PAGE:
The Wagner Law Group | Est. 1996

Sophisticated Legal Solutions And Boutique-Style Service

Multiple Employer Pension Plan Update

On Behalf of | Sep 9, 2019 |

On October 22, 2018, the DOL issued a proposed regulation in response to the August 31, 2018, Executive Order by President Trump to remove regulatory burdens faced by defined contribution multiple employer pension plans (“MEPs”). On July 31, 2019, final DOL regulations on the definition of “Employer” were published in the Federal Register. While there are several possible types of MEPs, the DOL defers action on so-called “open” MEPs, and solicits additional information regarding what should be done to allow them. (It is noteworthy that the proposed SECURE Act is before Congress; if enacted, it could specifically authorize open MEPs.) The final regulation is limited to bona fide groups or associations of employers, and bona fide professional employer organizations (“PEOs”), which are deemed to be acting in the interests of an employer, and thus can establish a defined contribution pension plan so long as they satisfy the DOL’s regulatory requirements.

The final regulation is effective as of September 30, 2019, so affected groups should consider whether changes are needed by the end of this month.

Bona Fide Employer Groups or Associations

A “closed” MEP refers to a MEP for which the participating employers have a sufficiently close economic or representational nexus allowing it to be treated as a single MEP for ERISA purposes. The advantages of a plan sponsored by a bona fide employer group or association include a single audit, bond and 5500. Under the final regulation, the group or association of employers is considered bona fide if seven requirements are met. The requirements are substantially the same as the requirements applicable to association health plans under recently issued final DOL regulations. They are:

(1) The primary purpose of the group or association may be to offer and provide MEP coverage to its employer members and their employees provided, however, the organization must have at least one substantial business purpose unrelated to the offering and providing of MEP coverage and benefits. A business purpose includes common business interests of its members or the common economic interests in a given trade or employer community. The final regulation contains a safe harbor: a substantial business purpose exists if the group or association would be viable entity in the absence of considering the establishment of a pension plan. Further, a business purpose includes promoting common business interests of the industry or employer community, whether or not those interests are for-profit activities.

(2) Each employer member of the group participating in the plan is a person acting directly as an employer of at least one employee participating in the plan, including a working owner.

(3) The group or association has a formal organizational structure with a governing body and has by-laws or other similar indications of formality.

(4) The functions and activities of the group or association are controlled by its employer members, and the group’s or association’s participating employers control the plan.

(5) The employers have a commonality of interest. A commonality of interest exists if the employers either (i) are in the same industry, trade, line of business or profession, or (ii) have a principal place of business that does not exceed the boundaries of a single state or metropolitan area.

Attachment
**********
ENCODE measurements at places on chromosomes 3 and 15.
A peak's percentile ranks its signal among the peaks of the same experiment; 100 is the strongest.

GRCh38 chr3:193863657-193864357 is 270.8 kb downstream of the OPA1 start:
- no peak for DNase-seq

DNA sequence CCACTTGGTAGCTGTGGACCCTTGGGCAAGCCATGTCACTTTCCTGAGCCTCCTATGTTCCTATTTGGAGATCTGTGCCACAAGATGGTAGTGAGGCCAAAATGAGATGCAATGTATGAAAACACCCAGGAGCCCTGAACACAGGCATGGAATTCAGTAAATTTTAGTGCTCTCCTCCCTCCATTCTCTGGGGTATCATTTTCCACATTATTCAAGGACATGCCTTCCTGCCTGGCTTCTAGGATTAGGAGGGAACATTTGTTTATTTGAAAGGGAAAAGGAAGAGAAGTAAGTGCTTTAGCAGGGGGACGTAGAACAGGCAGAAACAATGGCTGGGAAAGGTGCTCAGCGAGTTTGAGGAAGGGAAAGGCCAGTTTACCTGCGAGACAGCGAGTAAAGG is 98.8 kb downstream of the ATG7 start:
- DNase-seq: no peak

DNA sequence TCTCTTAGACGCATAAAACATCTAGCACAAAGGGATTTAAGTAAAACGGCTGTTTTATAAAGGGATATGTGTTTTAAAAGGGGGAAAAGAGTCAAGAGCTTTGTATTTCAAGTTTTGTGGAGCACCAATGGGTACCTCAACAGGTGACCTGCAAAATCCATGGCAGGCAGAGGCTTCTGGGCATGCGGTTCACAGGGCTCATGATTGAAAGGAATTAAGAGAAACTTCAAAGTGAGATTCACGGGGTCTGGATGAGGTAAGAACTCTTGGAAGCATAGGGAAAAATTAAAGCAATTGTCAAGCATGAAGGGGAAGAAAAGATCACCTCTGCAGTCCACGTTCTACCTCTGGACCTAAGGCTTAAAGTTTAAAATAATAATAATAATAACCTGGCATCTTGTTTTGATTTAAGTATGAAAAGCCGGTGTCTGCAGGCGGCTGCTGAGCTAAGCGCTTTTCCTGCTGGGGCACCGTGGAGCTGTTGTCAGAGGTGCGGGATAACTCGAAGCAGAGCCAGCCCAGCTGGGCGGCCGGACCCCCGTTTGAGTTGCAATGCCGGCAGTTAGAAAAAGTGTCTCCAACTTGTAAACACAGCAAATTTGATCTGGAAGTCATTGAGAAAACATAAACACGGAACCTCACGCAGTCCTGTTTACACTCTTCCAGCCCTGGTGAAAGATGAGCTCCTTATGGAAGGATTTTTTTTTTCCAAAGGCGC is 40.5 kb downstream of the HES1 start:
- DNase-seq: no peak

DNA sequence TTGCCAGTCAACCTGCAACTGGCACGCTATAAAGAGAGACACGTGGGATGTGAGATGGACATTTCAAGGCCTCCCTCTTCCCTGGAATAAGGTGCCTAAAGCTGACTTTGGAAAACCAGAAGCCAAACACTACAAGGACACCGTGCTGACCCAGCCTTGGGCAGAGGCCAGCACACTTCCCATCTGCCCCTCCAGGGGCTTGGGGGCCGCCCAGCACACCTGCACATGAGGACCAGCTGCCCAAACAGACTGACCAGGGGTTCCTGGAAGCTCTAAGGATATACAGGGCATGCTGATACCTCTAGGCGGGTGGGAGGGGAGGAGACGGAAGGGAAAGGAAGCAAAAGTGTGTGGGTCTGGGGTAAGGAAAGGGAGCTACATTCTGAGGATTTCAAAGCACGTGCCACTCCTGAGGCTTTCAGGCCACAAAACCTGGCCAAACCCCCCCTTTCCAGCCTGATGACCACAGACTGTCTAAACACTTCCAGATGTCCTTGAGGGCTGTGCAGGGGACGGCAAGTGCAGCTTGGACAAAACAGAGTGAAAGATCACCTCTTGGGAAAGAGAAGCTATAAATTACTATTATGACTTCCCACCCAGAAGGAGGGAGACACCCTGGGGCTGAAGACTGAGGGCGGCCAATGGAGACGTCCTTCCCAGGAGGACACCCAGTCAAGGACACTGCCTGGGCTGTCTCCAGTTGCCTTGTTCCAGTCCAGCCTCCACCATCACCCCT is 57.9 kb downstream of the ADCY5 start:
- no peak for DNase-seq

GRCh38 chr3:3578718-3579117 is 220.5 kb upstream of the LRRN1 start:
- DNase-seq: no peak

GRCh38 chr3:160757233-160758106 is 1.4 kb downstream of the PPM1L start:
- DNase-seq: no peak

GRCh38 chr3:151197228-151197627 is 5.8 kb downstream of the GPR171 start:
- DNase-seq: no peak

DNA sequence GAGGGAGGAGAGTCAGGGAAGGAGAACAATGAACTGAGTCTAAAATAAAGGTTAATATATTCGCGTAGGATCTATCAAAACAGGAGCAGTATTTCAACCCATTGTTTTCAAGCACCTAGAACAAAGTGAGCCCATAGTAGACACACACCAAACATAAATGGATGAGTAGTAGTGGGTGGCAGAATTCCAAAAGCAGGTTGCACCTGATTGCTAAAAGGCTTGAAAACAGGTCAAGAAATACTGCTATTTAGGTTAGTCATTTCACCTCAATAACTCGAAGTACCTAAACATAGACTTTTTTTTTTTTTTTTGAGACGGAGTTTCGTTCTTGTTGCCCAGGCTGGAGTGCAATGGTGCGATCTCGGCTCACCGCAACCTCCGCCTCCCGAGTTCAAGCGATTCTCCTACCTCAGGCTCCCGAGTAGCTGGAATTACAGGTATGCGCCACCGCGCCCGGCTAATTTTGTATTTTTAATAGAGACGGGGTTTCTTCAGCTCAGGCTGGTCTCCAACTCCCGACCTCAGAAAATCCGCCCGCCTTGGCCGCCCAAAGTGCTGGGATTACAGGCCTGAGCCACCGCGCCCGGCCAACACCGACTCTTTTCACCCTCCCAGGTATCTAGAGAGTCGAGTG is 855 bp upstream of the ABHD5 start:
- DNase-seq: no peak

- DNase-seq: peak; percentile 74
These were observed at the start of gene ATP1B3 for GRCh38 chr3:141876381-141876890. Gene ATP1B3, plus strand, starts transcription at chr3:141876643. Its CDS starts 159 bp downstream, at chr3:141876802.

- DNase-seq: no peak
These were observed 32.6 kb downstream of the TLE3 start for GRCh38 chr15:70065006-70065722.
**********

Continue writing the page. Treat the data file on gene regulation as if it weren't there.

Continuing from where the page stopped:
(6) Participation in the plan is restricted to employees and former employees of the employer members, and their beneficiaries.

(7) The group or association is not a bank, trust company, insurance issuer, broker-dealer, or other similar financial services firm, other than participation in the group or association as an employer member.

Bona Fide PEOs

The conditions for a bona fide PEO are different than that for bona fide employer groups or associations in four respects. First, the PEO must have substantial control over the functions and activities of the MEP as the plan sponsor, plan administrator, and named fiduciary. Second, the PEO must perform “substantial employment functions” on behalf of the employers. Third, the PEO must ensure that each client employer adopting the MEP does so directly on behalf of at least one employee. Fourth, the PEO must ensure that MEP participation is only available to the employees and former employees (and their beneficiaries) of the PEO and current and former client employers. Whether a PEO meets this requirement is based on a facts and circumstances test. The DOL also adopts a safe harbor in order provide more certainty with respect to the substantial employment functions test. The safe harbor as articulated in the final regulation simplifies and streamlines the two separate safe harbors in the proposed regulations.

The preamble to the final regulation makes it clear that MEP participating employers would retain limited fiduciary responsibilities. Employers would be required to be prudent in the selection and monitoring of service providers and would also be responsible for the timely remittance of contributions to the plan.

As mentioned above, the final regulation does not address two other types of MEPs: “open” MEPS and “corporate” MEPs. An “open” MEP is a MEP that covers employees of employers with no relationship other than their joint participation in the MEP. “Open” MEPs are not single retirement plans for ERISA purposes; each adopting employer is treated as having established a separate ERISA plan. Consequently, audit, bond an annual reporting requirements apply to each ERISA plan. A “corporate” MEP covers employees of related employers that are not in the same controlled group or affiliated service group. In a separate request for information, the DOL solicited comments as to whether additional regulations should in fact address one or both of these types of MEPs.